GA Guarantees and GA Bonds – Find the Difference
The English High Court recently issued a useful judgment which confirms the market’s long-held view on the use of bonds and guarantees issued following a General Average (GA) statement.
When GA is declared, the owners of the vessel have a possessory lien on the cargo they are entitled to hold until the owners are secured against any potential claims under an GA adjustment. This guarantee is usually issued by the cargo owners in the form of a bond which is then counter-guaranteed, usually by a first-class insurer, with the provision of a guarantee.
In the BSLE Sunrise, bond and guarantee were based on amended standard wording. The question the court had to resolve was whether the collateral could be used when the adjustment was released regardless of any defenses that the cargo interests themselves might have had.
This was a preliminary issue and the court was therefore asked to presume certain facts. What was most important in this case was that the interests of the cargo could assert a defense of unseaworthiness provided for in Rule D of the York-Antwerp Rules.
The court ruled that GA guarantees were meant to work in tandem with GA obligations and that, at least in this case, the GA guarantee could be assumed to have been provided to secure the GA bond for the interest in the cargo.
The GA is adjusted without determining the fault, these arguments being retained for the execution phase. If at this point the interests of the cargo are able to establish a defense under Rule D and the owners are responsible for the incident, no contribution is due (and no claim can be made. under the deposit). The publication of an adjustment therefore does not settle anything between the contributing parties.
Nevertheless, in this case, the owners pleaded for a construction of the GA guarantee which would allow them to draw on the funds of the guarantee before the execution phase, and to charge interest from the cargo or from their insurers that they issue a claim for recovery of funds in light of the Rule D defense. They argued that they had the right to effect full and unqualified recovery, even if the interests of the cargo had a defense under the GA surety and despite the fact that the GA surety had been provided to secure the obligations under the surety.
The court accepted that the owners were entitled to a reasonable guarantee, but had conceptual difficulties as to why they would be entitled to a guarantee under the GA guarantee that would give them a greater advantage than they would have had in circumstances where they were secured by a cash deposit subject to the York-Antwerp rules, or even the GA bond. Indeed, if the owners’ construction was correct, the court had difficulty seeing why a GA bond was requested or provided.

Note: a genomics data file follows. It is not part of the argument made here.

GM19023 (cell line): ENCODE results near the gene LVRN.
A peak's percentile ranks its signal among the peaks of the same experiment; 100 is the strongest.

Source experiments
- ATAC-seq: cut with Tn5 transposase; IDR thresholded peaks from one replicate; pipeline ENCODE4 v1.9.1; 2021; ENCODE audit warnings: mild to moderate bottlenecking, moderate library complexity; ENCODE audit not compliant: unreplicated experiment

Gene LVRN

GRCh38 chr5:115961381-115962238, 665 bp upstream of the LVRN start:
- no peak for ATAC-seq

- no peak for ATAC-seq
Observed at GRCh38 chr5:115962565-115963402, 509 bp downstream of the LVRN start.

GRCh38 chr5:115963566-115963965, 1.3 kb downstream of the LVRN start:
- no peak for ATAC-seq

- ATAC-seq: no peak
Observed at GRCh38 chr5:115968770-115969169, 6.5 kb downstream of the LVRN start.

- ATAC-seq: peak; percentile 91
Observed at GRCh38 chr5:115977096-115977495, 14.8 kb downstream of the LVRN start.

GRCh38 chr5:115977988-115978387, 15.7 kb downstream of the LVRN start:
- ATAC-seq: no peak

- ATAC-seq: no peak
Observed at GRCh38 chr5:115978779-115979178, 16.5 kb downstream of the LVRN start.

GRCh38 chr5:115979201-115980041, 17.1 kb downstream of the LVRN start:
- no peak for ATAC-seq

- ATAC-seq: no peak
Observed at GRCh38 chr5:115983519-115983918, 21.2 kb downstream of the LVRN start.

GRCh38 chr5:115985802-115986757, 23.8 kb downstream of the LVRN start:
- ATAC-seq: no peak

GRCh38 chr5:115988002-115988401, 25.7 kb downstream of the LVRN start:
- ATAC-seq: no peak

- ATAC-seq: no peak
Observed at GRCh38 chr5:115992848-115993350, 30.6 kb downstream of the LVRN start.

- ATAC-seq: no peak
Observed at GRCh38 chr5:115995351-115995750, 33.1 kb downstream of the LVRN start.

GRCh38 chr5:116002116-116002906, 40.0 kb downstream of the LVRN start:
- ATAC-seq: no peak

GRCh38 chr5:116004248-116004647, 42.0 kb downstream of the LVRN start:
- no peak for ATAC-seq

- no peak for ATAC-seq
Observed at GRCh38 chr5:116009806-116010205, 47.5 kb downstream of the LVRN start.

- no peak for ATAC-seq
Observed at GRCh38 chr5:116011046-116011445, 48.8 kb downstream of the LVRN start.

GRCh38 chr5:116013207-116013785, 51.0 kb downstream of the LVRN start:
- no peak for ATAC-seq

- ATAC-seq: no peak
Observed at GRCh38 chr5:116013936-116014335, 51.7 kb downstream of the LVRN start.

Applying the usual rules of contractual interpretation, the court concluded that if the language of the surety differed from that of the guarantee, this did not in itself lead to a principal obligation under the guarantee greater than the obligation under the guarantee. bail. It was not appropriate to examine the wording of the bond without considering it in the context of the bond.
Having adopted this approach, it was clear from its wording that the guarantee replaced the cash deposit provided for in the York-Antwerp rules and that the sums under the guarantee did not become due until they were due under the title. bond, and therefore after determining the airworthiness issue under Rule D. There was no good business reason for insurers to take a more pro-owner position by essentially giving up their own security (i.e. (i.e. determining the airworthiness issue before any money becomes due under the warranty).
The court was also asked to consider what the word “due” meant in this context. This question was previously asked at Maersk Neuchâtel, which involved a form of bridging security. However, the court found that the circumstances of this case were quite different from these. In the context of BSLE Sunrise, “due” meant legally due or payable and there was no good reason to distinguish between GA surety and collateral. If a Rule D defense were available under one of them, it would be available under both. Moreover, since the payment under the guarantee was made on behalf of the owners of the cargo, it would make no sense if the insurers providing the guarantee did not allow themselves to use these same defenses. On top of that, the inclusion of the word “properly” in the GA warranty seemed to put the issue beyond doubt.
The preliminary question has therefore been resolved in favor of freight insurers, which confirms the point of view set out in the 15th edition of Lowndes and Rudolf.
Source: WFW, by David Handley, Senior Partner and London Master Seaman